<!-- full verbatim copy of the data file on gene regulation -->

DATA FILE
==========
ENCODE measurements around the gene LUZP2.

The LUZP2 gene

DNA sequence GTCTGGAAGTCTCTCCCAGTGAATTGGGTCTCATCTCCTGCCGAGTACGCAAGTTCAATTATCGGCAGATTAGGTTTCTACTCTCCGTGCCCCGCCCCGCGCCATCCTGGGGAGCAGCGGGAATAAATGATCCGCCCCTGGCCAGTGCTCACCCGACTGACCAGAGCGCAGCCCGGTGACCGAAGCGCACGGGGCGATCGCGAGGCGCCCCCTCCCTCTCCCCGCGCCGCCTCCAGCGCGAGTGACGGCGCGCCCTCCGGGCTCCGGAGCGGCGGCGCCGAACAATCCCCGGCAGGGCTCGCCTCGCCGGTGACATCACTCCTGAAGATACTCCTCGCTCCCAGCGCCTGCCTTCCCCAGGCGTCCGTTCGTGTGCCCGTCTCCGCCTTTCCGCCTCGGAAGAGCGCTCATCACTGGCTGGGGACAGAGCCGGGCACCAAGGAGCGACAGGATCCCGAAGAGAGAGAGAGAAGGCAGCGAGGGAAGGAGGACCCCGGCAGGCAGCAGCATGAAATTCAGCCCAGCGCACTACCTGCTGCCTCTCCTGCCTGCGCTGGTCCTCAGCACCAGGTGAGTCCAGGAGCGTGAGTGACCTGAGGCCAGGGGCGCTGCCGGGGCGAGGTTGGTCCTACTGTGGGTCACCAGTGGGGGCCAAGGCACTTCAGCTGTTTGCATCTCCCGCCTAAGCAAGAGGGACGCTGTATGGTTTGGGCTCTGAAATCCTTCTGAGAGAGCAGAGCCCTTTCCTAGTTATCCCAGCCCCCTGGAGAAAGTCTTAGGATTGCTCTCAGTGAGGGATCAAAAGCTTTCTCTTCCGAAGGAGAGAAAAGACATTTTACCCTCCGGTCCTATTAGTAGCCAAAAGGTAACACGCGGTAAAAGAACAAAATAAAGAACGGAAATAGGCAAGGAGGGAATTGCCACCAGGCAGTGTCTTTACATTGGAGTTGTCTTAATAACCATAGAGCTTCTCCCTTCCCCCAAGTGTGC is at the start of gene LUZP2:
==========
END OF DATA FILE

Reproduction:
ENCODE measurements around the gene LUZP2.

The LUZP2 gene

DNA sequence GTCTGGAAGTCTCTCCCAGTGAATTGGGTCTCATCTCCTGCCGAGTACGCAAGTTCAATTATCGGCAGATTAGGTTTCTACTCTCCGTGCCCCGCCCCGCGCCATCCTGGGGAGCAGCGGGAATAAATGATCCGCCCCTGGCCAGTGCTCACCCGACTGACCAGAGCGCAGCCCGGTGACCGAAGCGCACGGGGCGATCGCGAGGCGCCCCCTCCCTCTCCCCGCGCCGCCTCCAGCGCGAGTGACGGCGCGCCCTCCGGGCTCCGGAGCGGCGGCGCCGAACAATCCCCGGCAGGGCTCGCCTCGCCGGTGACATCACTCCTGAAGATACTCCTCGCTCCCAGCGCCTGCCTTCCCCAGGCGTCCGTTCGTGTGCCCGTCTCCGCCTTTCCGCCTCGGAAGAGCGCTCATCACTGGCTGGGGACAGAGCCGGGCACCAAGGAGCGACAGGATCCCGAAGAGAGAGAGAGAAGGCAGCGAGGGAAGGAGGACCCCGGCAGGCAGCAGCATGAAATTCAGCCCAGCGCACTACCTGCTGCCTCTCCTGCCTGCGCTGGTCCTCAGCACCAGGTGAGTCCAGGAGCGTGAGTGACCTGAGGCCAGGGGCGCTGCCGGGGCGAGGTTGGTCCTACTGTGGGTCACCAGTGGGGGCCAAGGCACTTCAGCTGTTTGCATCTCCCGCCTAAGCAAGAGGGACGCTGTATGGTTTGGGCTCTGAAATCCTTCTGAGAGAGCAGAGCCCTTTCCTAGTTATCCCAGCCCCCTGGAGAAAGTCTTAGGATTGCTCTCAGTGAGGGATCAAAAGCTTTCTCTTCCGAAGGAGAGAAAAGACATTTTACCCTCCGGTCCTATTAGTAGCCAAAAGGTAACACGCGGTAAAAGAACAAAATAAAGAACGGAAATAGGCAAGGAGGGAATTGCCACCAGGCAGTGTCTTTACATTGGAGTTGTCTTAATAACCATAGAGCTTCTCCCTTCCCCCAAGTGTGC is at the start of gene LUZP2: